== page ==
Thanks to everyone who came along to the Unharm Sydney meetup on Tuesday November 3. I’ve put together this blog post of ‘minutes’ from the meeting, for people who were there and people who couldn’t make it but are interested to hear about what happened.Read more
Police response to death at Dragon Dreaming prompts call from drug harm reduction organisation Unharm for evidence-based approach to keeping people safe at future eventsRead more
Genesis Black, a legal and well-organised music event at Sydney’s Horden Pavilion, was shut down by NSW Police last weekend. It wasn’t a good sign for the summer ahead.Read more
The National Cannabis Prevention and Information Centre's conference is on right now in Melbourne. (Follow the action on #cannabisconference15) You might be wondering to yourself, how did NCPIC get started, and what is it actually for?Read more
The Federal Health ministry showed it's on a hair-trigger this week, shooting down a call for 'proper debate' about how to deal with ice. The original comments had come from Victoria Police's Senior Sergeant Tony Francis, at a community forum in Geelong.Read more
If you missed the galvanising speech that Johann Hari, author of Chasing the Scream, gave at Sydney's Festival of Dangerous Ideas - or if you want to see it all again, check it out right here. Recommended viewing!Read more
If someone wants to hear the opposite of what you’ve got to say, it’s hard to tell them anything. I learned this when I worked as a government communications consultant. My job was to assess how good government advertising campaigns were.Read more
The presumption of innocence is a fundamental principle of Australia's legal system. This means it's up to the prosecutor to prove that the accused is guilty. When it comes to drug offences, principles are put aside.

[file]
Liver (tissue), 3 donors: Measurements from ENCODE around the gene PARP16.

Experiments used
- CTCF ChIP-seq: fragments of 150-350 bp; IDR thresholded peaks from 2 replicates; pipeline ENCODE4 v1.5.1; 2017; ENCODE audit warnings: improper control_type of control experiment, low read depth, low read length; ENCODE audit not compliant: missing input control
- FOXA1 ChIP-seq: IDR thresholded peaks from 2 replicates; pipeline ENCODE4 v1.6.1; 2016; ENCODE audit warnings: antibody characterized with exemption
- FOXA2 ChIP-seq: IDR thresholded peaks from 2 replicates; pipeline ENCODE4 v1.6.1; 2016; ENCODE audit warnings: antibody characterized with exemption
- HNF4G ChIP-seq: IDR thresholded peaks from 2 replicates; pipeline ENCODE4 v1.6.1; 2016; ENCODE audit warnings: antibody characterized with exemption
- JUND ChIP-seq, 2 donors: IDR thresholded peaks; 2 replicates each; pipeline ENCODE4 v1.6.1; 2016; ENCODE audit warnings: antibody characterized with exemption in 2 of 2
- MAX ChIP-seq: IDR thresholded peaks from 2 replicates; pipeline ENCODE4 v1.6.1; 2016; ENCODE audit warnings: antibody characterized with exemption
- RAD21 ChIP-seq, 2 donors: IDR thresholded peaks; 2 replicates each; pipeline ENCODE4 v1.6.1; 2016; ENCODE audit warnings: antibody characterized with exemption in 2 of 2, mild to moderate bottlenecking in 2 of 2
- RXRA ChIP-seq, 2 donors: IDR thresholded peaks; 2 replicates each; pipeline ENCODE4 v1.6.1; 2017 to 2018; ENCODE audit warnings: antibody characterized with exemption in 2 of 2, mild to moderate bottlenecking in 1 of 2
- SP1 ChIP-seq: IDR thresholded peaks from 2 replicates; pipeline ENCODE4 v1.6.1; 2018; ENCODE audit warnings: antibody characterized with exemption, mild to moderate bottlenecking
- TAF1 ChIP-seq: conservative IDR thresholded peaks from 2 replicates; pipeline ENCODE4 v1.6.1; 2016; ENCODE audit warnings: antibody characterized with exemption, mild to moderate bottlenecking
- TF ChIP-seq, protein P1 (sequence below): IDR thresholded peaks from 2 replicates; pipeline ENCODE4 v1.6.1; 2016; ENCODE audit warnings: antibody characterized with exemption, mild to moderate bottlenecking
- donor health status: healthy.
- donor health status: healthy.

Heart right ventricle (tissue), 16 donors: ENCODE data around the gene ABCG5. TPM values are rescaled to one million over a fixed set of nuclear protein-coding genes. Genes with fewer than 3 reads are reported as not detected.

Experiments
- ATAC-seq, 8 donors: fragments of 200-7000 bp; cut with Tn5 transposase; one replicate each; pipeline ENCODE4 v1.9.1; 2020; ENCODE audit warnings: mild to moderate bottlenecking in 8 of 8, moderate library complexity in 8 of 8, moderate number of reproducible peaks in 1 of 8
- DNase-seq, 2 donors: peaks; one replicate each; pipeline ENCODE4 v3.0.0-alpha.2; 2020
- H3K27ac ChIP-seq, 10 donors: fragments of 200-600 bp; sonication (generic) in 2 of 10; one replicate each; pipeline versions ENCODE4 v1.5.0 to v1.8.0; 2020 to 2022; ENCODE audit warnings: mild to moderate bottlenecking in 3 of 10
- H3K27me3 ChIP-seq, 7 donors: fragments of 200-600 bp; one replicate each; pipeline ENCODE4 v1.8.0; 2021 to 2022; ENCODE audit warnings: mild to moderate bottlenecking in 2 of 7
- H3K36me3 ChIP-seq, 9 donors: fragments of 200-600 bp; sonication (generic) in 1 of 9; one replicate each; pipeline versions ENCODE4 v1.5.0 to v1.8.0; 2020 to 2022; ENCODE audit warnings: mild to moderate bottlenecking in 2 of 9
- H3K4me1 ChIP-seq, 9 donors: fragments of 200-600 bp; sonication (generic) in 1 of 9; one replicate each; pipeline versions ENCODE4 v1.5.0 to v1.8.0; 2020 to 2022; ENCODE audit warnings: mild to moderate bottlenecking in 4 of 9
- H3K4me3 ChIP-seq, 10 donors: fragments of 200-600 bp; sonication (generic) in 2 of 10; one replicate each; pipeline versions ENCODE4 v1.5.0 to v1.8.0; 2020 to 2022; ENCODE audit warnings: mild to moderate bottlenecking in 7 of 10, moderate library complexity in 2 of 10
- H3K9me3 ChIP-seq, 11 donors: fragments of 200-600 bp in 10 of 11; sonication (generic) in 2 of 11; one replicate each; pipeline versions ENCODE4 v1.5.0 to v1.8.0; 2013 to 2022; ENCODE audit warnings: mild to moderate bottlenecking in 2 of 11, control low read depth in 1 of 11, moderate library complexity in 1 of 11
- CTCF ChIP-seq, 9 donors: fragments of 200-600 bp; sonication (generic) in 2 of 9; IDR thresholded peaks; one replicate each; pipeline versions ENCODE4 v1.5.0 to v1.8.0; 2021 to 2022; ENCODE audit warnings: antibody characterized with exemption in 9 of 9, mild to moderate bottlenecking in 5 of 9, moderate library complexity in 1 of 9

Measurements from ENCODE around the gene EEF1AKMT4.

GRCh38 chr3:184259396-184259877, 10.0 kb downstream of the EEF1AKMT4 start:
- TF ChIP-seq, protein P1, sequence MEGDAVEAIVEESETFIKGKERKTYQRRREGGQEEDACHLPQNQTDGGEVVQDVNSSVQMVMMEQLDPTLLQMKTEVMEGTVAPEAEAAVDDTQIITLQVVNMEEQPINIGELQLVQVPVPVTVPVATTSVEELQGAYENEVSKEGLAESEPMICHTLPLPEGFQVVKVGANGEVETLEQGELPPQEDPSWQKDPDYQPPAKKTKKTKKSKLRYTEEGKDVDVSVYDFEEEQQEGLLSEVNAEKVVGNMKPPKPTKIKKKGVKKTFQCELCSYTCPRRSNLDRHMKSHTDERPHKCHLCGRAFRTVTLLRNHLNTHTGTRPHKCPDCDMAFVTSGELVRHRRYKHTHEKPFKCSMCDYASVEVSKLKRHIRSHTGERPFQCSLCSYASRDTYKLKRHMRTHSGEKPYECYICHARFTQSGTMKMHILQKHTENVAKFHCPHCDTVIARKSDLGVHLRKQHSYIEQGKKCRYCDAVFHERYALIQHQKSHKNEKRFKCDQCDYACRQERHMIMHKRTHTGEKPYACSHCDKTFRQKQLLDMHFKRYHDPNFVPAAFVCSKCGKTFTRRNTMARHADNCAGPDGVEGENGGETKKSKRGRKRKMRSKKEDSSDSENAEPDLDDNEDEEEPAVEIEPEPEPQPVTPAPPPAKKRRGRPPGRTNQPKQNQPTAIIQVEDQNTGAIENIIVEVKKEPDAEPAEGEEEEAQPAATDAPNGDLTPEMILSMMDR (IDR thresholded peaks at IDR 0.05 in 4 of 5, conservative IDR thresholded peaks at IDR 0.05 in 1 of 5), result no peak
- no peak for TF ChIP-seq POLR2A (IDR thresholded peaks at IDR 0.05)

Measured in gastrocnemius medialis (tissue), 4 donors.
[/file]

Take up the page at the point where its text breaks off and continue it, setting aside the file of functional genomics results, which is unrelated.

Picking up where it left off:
In most Australian jurisdictions, we've got 'deemed supply' laws. That means you can be charged with a drug supply offence based solely on the amount of drugs found in your possession. If you want to challenge the charge, you have to prove you weren't going to supply the drugs to someone else.
It's a funny feeling when you're in a club and you realise your friends have disappeared. It was 1998 and I was nineteen. One of them had an anxiety condition, a benzo addiction and a habit of wigging out on ecstasy. It didn't take me long to join the dots.
Drug prohibition and the criminalisation of people who use those drugs might seem like it's been around forever but most Australian drug laws are relatively new.
This brief acccount of the history of Australian drug laws was written by NSW lawyer Steve Bolt in 2010 and is adapted from text originally published in Hot Topics: legal issues in plain language, No. 59 Drugs and the Law published by the Legal Information Access Centre (LIAC).